Storing Lots of Fiddly Bits (was Re: What is XML for?)

Borden, Jonathan jborden at
Sat Jan 30 18:01:27 GMT 1999

Paul Prescod wrote:
> You didn't really answer my question. If Oracle 8i provides the same
> support for "graphs of data with links and annotations" that ObjectDesign
> then in what sense is it NOT an object database. I'm still asking for a
> definition.
	My point is that you can essentially store anything with any type of
database. Certainly you can store objects in a relational database, and you
can represent tables in an object database. This issue is one of performance
for a particular task.

	In general, object databases have been designed to efficiently store lots
of c++ (or java) objects which contain embedded pointers (or references) and
they provide a mechanism to navigate the database using the semantics of a
pointer dereference. They are not designed to *efficiently* perform complex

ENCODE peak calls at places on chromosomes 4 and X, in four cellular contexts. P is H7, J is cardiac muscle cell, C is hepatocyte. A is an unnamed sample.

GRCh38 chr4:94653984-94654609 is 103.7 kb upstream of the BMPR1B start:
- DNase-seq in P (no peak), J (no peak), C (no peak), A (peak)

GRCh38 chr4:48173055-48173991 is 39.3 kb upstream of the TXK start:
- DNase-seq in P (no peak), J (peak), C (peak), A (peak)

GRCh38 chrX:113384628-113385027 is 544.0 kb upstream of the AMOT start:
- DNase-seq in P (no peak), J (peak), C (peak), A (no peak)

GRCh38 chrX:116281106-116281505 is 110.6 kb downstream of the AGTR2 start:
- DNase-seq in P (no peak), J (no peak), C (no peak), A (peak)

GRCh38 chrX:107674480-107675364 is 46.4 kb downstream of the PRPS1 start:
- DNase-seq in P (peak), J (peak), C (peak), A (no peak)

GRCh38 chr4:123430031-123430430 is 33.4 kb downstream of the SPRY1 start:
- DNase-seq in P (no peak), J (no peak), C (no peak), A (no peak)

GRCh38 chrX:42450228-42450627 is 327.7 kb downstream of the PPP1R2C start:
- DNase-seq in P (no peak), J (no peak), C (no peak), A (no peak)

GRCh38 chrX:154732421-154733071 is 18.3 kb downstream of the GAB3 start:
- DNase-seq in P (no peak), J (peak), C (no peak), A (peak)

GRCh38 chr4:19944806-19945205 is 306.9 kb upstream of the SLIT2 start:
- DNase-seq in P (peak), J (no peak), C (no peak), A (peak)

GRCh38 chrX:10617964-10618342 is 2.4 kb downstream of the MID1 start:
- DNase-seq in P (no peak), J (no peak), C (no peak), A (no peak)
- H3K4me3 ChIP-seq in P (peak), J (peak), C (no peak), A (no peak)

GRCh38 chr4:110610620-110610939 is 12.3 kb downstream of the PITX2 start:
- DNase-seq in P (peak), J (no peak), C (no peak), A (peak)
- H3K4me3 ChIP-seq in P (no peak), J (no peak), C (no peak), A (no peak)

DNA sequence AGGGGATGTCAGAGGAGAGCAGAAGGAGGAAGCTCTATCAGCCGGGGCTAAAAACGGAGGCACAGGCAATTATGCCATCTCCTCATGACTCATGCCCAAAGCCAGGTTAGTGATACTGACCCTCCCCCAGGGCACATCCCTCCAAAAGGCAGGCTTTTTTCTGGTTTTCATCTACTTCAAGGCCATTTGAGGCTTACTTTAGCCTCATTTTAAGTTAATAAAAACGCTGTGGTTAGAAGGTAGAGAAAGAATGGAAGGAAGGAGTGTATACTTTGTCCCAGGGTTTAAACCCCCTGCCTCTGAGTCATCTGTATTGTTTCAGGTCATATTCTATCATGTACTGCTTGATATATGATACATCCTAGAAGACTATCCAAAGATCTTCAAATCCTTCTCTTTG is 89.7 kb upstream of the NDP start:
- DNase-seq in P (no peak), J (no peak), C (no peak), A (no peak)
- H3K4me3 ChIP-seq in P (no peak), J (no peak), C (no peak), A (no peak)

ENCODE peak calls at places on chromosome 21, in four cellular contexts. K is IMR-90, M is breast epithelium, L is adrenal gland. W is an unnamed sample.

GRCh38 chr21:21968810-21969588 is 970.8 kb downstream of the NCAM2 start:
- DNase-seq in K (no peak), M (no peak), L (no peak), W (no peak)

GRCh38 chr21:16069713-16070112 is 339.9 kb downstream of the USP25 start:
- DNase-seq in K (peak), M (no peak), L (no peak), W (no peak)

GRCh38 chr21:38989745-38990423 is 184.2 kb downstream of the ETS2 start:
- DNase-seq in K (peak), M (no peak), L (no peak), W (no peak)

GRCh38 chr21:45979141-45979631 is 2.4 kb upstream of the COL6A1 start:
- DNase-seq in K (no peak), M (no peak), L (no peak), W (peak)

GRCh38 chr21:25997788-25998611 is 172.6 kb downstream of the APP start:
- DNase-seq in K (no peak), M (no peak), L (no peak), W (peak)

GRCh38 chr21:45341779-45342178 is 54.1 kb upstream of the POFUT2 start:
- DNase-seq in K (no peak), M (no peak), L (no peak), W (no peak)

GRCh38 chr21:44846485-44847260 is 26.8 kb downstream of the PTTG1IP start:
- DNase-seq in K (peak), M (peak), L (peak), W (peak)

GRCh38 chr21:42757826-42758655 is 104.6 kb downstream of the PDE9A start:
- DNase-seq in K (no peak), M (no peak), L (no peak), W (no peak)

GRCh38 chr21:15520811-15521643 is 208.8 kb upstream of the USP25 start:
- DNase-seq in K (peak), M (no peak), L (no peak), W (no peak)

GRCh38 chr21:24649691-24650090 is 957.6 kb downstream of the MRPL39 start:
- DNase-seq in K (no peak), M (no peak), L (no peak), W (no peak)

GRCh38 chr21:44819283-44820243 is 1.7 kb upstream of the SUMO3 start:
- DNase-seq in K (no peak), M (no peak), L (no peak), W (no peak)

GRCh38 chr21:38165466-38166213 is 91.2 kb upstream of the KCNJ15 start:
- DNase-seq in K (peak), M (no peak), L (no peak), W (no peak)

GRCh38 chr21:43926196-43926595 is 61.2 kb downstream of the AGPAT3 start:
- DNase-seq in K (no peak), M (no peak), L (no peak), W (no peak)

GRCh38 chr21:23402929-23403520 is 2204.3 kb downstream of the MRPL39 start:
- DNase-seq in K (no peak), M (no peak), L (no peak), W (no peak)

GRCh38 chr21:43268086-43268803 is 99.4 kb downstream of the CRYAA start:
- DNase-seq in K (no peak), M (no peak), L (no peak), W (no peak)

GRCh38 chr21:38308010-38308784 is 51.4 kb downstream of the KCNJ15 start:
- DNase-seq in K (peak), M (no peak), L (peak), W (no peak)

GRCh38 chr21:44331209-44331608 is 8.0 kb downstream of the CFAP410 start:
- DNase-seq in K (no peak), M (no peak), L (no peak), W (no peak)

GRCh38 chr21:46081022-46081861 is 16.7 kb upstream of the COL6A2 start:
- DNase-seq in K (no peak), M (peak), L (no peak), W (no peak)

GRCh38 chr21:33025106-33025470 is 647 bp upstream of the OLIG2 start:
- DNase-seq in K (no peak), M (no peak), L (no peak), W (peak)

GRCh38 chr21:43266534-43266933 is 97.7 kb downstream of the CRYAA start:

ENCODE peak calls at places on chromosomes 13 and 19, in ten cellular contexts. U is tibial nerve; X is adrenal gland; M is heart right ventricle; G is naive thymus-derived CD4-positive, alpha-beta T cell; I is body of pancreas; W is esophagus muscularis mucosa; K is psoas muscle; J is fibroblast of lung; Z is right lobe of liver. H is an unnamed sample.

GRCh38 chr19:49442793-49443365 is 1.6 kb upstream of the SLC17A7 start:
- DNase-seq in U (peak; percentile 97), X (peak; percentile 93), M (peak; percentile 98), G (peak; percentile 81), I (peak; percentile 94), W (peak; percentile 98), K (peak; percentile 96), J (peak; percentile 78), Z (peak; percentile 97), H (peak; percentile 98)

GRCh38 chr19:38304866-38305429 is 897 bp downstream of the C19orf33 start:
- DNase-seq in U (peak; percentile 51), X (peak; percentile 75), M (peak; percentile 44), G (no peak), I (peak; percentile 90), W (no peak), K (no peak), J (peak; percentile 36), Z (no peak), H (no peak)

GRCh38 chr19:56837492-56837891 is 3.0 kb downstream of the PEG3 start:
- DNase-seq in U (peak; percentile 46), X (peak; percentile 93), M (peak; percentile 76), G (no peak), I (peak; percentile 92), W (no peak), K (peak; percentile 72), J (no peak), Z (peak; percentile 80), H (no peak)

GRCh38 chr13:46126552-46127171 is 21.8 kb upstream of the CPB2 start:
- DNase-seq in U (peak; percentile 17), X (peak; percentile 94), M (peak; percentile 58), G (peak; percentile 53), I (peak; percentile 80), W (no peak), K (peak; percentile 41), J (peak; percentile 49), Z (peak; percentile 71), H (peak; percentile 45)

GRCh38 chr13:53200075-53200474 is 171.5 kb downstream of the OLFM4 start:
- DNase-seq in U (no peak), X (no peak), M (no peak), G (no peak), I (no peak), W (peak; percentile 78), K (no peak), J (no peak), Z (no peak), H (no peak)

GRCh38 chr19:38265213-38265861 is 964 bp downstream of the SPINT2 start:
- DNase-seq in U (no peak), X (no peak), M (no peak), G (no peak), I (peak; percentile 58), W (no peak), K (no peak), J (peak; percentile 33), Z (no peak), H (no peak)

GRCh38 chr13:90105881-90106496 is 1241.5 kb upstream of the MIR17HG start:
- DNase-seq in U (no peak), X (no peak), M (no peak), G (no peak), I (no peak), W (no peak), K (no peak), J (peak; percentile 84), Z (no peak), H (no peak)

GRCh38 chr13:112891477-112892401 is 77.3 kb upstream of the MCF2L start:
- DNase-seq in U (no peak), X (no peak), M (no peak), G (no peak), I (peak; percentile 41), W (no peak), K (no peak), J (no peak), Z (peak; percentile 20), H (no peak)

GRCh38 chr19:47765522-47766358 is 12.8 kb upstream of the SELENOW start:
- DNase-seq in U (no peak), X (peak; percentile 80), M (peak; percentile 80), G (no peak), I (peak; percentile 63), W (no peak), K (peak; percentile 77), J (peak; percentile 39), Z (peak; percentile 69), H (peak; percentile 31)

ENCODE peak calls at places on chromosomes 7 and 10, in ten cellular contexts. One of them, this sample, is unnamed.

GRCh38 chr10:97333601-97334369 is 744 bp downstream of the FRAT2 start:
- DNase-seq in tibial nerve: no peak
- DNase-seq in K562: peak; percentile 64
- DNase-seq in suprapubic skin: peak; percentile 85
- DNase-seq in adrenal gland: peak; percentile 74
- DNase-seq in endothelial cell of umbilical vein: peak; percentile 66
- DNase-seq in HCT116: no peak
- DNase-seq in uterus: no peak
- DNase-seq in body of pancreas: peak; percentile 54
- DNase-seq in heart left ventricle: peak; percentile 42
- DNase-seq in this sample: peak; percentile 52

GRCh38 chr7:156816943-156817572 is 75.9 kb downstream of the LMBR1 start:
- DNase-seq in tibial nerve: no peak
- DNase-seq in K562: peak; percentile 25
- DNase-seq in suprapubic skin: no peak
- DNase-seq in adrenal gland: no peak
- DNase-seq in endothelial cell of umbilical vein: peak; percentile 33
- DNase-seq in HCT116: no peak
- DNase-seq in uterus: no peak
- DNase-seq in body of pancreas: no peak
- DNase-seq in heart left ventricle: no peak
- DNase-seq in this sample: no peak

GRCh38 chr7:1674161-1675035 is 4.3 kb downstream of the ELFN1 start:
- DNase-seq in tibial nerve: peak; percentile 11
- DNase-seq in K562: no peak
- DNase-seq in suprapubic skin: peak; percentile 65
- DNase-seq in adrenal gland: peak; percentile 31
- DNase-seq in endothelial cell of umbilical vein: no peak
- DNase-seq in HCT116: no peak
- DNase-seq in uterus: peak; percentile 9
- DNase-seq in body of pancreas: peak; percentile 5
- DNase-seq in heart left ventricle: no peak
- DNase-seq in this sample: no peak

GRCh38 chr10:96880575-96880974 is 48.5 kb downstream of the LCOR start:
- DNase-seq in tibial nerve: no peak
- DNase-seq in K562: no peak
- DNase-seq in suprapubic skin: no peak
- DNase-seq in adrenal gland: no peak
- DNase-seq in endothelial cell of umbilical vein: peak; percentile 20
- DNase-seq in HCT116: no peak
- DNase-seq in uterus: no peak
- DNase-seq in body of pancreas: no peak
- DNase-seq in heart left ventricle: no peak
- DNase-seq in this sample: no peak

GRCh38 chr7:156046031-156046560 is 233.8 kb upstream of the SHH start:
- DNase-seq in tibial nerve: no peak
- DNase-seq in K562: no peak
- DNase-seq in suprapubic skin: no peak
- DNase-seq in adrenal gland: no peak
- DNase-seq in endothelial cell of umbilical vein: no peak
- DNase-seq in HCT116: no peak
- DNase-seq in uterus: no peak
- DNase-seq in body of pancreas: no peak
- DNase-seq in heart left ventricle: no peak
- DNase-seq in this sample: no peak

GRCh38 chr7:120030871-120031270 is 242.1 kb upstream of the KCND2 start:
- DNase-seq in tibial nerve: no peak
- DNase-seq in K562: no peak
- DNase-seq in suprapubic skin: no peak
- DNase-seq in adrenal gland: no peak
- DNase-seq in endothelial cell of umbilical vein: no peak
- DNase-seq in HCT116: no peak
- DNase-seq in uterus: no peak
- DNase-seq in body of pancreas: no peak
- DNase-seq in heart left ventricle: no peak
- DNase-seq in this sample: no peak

queries, especially those that SQL databases excell at.

	The question is, then, not that you *can* store objects in an object
database (because you clearly can store objects in a relational database),
nor whether you can query a database, because you can clearly query an
object database, rather what is the performance of a particular database for
a particular application.

	I think the term 'object database' has or may have become more of a
marketing term than a strict technical term. If you want to call Oracle an
object database because it stores objects, or processes directed graphs,
then so be it (though that would raise a few eyebrows :-). The real question
is: which database efficiently stores, indexes, queries and retrieves XML
(or more accurately DOM) datastructures.

Jonathan Borden

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